We all think that we know the key to good health. A decent diet and regular exercise, right? Well, while these are certainly important aspects of good health, to say that they are the be-all and end-all would be an oversimplification. The fact is that one of the most important aspects of our health is also amongst the most neglected… And that’s our digestive / gut health.
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Why we neglect this crucial aspect of our health is unclear. Perhaps it’s because we can’t see our digestive organs… But we can certainly see and feel the results of poor digestive health. Bad gut health can have a prodigious knock-on effect on the rest of our body and manifest in some very unpleasant ways. The good news is that it’s easy to rectify. Instigating some sensible dietary changes (and sticking to them) is usually all it takes to right the ship. Plus, there are subscription box services like Erbology.co which make it easy for you by sending you a range of gut-healthy snacks, oils and powders.
A healthy digestive system means that in the very least you can be sure that your body is getting the most from the nutrition with which you provide it. Fail to look after your digestive system, however, and you could notice a wide range of adverse effects…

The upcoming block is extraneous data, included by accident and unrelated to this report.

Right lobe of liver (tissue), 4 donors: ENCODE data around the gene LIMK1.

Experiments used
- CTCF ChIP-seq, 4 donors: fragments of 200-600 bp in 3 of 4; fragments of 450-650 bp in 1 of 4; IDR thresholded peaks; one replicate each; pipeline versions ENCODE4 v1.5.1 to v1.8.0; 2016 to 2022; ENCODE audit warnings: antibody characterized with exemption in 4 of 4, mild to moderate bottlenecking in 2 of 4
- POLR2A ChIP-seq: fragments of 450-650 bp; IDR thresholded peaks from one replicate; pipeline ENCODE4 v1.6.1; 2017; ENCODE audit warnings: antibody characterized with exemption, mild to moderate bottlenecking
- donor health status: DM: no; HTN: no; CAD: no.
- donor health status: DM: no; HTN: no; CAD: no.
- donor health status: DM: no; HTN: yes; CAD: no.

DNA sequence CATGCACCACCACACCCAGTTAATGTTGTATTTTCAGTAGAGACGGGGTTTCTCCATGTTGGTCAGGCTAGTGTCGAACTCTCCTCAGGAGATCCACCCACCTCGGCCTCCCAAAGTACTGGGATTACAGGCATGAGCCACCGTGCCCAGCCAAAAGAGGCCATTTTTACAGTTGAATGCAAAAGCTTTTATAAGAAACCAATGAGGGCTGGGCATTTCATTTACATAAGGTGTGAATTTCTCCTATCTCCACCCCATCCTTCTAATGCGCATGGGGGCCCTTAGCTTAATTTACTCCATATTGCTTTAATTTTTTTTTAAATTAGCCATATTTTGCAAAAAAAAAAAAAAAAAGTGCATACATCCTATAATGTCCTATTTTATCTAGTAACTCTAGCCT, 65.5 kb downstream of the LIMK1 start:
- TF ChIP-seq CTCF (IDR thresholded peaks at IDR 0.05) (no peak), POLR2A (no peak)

Poor gut health has been linked to a wide variety of skin ailments. Among those most commonly experienced are psoriasis, eczema, rosacea and acne. We tend to treat skin problems by throwing everything but the kitchen sink at the surface, spending a fortune on skin serums and treatments. Instead, we should focus more on treating our skin from within.
Our sleep is an extremely important and yet chronically overlooked aspect of our health. When we don’t get enough sleep it can not only make us cranky, irritable and emotionally volatile, it can also impair our cognitive faculties, make it harder to recover from illness and injury and make us feel altogether yucky and horrible.
The bad news is that poor gut health is never conducive to a good night’s sleep. The microbiome in our gut is referred to as the second brain and it produces and releases many of the same sleep-influencing neurotransmitters that the brain does. Things like dopamine, serotonin, and melatonin are all produced in the gut as well as the brain. Thus, poor gut health inevitably leads to erratic sleep.
When we consider that the gut is in fact the second brain, it doesn’t take much of a leap in logic to figure out that poor gut health can impact upon mental health. When the delicate balance of good and bad bacteria in the gut is upset this can lead to imbalances in the brain resulting in mental health issues such as depression, anxiety and decreased cognitive function. If you want to manage your mental health, you need to start by thinking about your gut.
By taking care of our digestive system we can sidestep some potentially serious health issues while also reducing our risk of even more serious conditions like heart disease and diabetes.
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